How a passion for ponies turned into a business success

A $5 lump of clay and a passion for ponies – that’s what Wendy Moore started out with. Her hobby of making clay ponies with their own individual personalities, for her friends, has today grown into Peewee Ponies, a business with large manufacturing runs and orders from retailers across Australia.

Wendy’s ponies have individual characters and personalities. Some of the traits are derived from ponies Wendy had as a child, but mostly she has created the characters from scratch. “I love having a model of a specific character – it’s not just a generic pony,” she explains. “As a plaything, it becomes so much more meaningful because there’s a personality built into it.”

While the ponies are manufactured in China, they are all based on Wendy’s original handmade models. It’s important to Wendy that the factory-produced ponies retain a home-made feel and texture about them. “I didn’t want them to end up looking like they’d been made in a factory, even though they had been,” she says. Such are the appeal of the ponies, Wendy’s had advance orders from ten retailers, and enquiries from many others who are waiting to see the finished product.

Wendy still works out of the spare room in her home, where the ponies were originated from. When it comes to the challenges of running a business from home, Wendy says that it’s easy to get into the zone and not recognise when it’s time to stop working. “I’m going to have to really learn to keep proper office hours,” she admits.

Paramount to Wendy’s success is her digital marketing strategy. With her website and social media, Wendy taught herself a lot about digital marketing when she was trialling the first handmade ponies. “It was an opportunity to prototype my product and find out what people liked,” she explains. “I talk to many of the stockists via Facebook. I have a lot of interaction with fans of the ponies, and I love that because it’s personal. People want to know the story, they’re interested in who you are and what you’re doing. Social media allows me to have a personal relationship with my customers.”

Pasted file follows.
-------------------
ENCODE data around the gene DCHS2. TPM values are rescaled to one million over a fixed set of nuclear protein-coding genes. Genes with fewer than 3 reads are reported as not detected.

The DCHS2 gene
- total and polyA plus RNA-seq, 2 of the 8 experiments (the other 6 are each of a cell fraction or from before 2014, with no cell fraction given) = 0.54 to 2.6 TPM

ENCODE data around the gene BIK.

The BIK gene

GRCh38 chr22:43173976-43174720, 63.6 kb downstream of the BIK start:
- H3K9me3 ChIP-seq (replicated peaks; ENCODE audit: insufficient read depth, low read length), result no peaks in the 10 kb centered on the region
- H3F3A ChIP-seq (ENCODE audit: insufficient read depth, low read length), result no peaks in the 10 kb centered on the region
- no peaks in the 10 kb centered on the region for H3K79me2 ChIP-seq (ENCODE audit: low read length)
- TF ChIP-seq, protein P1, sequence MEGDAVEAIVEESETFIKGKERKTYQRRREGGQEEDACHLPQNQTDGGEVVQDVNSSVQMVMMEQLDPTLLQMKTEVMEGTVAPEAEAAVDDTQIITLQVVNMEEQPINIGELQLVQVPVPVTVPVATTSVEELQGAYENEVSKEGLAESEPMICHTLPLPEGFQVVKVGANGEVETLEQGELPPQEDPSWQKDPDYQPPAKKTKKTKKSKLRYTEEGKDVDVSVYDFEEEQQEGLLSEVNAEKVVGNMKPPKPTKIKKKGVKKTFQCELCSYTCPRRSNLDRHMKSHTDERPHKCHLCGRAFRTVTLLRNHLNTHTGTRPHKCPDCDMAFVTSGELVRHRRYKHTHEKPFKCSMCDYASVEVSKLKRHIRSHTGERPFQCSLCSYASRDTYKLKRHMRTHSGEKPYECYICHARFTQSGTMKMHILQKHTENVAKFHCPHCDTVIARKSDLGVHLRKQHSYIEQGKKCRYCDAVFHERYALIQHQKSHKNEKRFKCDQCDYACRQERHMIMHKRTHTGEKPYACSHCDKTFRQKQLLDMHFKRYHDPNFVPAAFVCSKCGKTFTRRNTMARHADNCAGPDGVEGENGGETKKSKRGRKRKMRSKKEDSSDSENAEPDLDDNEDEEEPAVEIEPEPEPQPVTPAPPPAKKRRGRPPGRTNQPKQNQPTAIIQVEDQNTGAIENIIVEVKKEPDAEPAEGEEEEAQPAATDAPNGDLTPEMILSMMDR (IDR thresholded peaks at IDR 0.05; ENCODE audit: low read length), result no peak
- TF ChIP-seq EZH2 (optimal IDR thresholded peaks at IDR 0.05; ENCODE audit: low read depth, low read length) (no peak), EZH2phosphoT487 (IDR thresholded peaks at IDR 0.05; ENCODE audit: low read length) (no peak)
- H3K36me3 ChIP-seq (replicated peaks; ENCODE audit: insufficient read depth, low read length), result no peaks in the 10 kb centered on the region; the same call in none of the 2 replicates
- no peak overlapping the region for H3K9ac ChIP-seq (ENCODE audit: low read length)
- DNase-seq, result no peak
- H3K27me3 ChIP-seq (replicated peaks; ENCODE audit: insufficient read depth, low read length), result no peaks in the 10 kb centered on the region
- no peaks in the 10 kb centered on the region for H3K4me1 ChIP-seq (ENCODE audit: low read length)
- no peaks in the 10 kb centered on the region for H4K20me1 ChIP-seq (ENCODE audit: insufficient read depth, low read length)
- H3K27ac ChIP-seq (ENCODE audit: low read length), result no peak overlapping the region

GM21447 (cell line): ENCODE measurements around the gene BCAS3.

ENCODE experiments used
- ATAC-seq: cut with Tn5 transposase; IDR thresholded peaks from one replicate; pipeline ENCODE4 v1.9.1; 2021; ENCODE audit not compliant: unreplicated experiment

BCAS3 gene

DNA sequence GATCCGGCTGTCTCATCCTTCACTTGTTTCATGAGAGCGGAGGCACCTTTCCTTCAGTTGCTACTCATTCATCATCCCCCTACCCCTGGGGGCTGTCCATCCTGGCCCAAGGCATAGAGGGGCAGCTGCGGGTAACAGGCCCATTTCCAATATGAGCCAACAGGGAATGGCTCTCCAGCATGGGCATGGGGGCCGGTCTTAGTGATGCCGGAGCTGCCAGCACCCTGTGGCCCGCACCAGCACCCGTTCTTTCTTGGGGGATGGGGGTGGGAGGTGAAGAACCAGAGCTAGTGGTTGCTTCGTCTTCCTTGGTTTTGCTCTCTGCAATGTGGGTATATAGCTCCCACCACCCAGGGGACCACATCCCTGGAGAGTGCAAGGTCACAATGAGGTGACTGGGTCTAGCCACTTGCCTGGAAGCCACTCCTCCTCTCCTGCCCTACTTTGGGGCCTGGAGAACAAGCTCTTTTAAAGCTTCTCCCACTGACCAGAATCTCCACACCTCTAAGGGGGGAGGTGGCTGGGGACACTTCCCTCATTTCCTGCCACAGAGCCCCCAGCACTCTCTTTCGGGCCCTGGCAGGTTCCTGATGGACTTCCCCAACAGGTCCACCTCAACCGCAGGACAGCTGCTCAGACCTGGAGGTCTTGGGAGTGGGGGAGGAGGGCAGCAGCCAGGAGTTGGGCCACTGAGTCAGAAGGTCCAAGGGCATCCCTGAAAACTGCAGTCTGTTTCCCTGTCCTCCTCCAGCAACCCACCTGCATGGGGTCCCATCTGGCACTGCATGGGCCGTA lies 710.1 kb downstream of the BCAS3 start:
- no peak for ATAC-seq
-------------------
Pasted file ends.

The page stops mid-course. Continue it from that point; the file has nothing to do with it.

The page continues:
Looking back, Wendy admits that she could have been better prepared from a business perspective before she actually launched the range. “The learning curve has been pretty steep,” she says. “And there are lots of fantastic resources out there, like ANZ’s Business Hub, there’s brilliant information on there. Business planning, balance sheets – I didn’t have any experience with those, and I wish I’d spent some time on their ANZ Business Hub actually learning about running a business before I jumped in.”

So what advice does Wendy have for others who are thinking of starting a home-based business, one that focuses on a children’s market?

  • Know your market – “know who you’re appealing to,” Wendy advises. “There are lots of competing products out there, so try to find a niche.”
  • Be sure of demand – “it’s important that your product has appeal and a point of difference,” Wendy says. “Make sure of that before you start spending enormous amounts of money.”
  • Make sure the product is right – “the best piece of advice I received was from my sister, who’s in fashion,” Wendy recalls. “She told me to make sure my product was right, not done by a particular deadline. And that was great advice, because I was really anxious about timelines and buying cycles, and while that stuff is important, making sure that my product was what I needed it to be was where I needed to focus.”
  • Maintain office hours – “when the work day is over, you need to shut the door to your home office and not go back in,” Wendy advises. “Work hours are over. It’s family time.”
  • Don’t overthink it – “If you’ve got a product that you know people like and will buy, then go for it. Don’t overthink things or it gets too scary and you’ll end up talking yourself out of it.”

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